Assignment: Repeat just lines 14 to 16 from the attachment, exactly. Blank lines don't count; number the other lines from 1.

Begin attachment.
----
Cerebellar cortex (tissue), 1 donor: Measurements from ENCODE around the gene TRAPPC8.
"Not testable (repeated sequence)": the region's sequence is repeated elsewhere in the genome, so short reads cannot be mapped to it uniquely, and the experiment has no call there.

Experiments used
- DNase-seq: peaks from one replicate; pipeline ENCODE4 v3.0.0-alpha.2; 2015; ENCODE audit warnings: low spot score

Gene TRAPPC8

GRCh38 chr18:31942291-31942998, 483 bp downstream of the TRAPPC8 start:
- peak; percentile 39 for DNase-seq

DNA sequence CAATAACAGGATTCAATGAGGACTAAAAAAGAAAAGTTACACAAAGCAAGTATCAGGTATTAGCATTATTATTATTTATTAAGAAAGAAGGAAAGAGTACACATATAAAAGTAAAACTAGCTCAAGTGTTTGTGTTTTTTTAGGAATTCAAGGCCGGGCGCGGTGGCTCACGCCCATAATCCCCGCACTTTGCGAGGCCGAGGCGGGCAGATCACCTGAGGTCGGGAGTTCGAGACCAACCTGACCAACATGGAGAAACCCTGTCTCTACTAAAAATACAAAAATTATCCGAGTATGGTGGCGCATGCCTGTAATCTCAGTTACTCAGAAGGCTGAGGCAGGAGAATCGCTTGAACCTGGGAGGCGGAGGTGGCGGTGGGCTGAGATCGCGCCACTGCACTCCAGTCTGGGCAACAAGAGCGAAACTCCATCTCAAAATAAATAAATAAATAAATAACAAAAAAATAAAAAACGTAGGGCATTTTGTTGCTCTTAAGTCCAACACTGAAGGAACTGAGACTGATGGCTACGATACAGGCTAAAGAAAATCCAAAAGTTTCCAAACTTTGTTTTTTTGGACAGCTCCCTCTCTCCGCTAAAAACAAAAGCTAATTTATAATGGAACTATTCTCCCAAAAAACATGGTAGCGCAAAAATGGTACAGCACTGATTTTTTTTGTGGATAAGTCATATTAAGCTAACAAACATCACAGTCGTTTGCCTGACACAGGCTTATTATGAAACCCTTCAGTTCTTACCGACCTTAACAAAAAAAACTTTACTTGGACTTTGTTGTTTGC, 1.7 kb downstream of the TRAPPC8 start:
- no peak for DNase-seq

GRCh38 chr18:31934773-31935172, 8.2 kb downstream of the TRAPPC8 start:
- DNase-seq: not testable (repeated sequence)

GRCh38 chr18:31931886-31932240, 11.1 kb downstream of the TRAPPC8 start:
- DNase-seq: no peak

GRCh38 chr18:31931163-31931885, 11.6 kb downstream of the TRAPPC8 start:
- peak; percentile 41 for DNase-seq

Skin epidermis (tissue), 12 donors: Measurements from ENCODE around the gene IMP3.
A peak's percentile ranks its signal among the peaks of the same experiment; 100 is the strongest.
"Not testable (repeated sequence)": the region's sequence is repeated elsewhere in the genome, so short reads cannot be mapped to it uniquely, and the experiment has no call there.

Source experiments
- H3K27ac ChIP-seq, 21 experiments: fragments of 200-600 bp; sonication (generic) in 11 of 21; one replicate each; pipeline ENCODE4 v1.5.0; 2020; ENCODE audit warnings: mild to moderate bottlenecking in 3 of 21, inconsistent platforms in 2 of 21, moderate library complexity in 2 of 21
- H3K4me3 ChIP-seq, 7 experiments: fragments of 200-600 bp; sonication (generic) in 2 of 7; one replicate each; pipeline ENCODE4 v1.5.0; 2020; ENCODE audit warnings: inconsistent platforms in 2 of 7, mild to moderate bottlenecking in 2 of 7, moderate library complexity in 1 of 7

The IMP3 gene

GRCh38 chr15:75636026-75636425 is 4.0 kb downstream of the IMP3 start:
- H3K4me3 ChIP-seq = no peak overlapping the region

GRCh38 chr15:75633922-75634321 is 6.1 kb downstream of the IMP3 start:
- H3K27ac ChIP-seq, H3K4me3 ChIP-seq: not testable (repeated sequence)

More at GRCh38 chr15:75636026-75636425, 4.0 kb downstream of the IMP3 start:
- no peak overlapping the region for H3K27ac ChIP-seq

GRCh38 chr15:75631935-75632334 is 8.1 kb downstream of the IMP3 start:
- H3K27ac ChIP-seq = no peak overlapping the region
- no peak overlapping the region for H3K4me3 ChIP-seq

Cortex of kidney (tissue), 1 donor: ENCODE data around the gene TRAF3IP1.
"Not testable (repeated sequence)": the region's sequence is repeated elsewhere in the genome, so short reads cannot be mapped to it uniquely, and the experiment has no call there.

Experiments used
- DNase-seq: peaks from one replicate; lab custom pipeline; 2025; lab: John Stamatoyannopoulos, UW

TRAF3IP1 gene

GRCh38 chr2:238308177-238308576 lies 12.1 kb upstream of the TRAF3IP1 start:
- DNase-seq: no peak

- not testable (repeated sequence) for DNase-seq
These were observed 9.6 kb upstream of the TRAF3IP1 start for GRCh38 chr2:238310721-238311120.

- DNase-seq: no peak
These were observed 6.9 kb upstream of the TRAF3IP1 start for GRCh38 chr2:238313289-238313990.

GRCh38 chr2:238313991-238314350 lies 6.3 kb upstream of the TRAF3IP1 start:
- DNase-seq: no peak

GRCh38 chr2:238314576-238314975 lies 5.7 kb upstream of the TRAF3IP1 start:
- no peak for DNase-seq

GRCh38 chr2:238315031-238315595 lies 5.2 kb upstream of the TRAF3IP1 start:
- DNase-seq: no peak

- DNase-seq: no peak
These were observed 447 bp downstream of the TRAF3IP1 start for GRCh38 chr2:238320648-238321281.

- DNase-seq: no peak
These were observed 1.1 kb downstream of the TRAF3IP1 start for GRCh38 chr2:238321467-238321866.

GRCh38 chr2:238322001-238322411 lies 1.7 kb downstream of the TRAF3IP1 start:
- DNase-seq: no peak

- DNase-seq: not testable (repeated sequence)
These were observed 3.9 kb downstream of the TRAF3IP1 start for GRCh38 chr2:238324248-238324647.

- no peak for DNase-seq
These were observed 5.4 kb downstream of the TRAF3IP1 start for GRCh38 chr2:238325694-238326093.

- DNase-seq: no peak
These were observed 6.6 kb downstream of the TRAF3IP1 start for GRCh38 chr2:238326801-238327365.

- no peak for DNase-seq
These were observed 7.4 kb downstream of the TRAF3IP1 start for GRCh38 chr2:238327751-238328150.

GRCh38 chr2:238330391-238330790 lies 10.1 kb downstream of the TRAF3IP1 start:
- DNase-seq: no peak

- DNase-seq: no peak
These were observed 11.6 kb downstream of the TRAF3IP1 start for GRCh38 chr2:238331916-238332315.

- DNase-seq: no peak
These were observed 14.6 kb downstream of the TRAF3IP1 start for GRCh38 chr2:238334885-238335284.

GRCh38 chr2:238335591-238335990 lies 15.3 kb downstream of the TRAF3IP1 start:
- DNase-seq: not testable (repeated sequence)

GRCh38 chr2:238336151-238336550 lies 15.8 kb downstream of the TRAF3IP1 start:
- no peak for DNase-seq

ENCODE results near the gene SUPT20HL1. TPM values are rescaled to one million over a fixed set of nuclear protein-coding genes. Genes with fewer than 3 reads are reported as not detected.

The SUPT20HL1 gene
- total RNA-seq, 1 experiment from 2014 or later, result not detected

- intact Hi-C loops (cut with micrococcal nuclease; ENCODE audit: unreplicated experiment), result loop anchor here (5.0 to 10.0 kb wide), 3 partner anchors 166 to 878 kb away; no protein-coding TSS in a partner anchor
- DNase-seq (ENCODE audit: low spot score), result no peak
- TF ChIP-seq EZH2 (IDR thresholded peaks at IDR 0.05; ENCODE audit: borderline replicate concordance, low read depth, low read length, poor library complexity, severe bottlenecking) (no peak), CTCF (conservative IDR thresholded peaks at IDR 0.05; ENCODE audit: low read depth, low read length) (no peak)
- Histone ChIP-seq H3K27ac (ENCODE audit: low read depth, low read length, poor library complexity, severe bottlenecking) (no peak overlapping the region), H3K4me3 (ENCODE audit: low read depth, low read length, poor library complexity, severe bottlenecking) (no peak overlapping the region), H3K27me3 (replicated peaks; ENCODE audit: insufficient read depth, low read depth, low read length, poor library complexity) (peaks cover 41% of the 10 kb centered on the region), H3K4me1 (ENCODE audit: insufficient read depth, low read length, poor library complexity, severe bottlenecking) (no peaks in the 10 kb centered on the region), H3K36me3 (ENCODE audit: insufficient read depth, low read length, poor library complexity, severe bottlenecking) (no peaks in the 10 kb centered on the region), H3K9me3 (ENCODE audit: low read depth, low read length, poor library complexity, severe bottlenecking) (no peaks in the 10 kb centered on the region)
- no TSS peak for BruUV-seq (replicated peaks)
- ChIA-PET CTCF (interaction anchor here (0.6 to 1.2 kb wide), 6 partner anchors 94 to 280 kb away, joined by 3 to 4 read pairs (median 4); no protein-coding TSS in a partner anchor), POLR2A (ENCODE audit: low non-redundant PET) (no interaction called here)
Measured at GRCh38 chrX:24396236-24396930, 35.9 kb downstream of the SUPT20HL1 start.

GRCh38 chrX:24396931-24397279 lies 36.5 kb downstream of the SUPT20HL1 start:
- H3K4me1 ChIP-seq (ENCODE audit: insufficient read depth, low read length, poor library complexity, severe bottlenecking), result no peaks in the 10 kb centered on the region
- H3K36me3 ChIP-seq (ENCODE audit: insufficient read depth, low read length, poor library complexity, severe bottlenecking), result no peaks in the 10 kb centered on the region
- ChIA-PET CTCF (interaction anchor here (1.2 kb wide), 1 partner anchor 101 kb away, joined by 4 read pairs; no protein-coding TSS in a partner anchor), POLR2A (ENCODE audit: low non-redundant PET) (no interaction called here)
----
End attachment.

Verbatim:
GRCh38 chr18:31931163-31931885, 11.6 kb downstream of the TRAPPC8 start:
- peak; percentile 41 for DNase-seq

Skin epidermis (tissue), 12 donors: Measurements from ENCODE around the gene IMP3.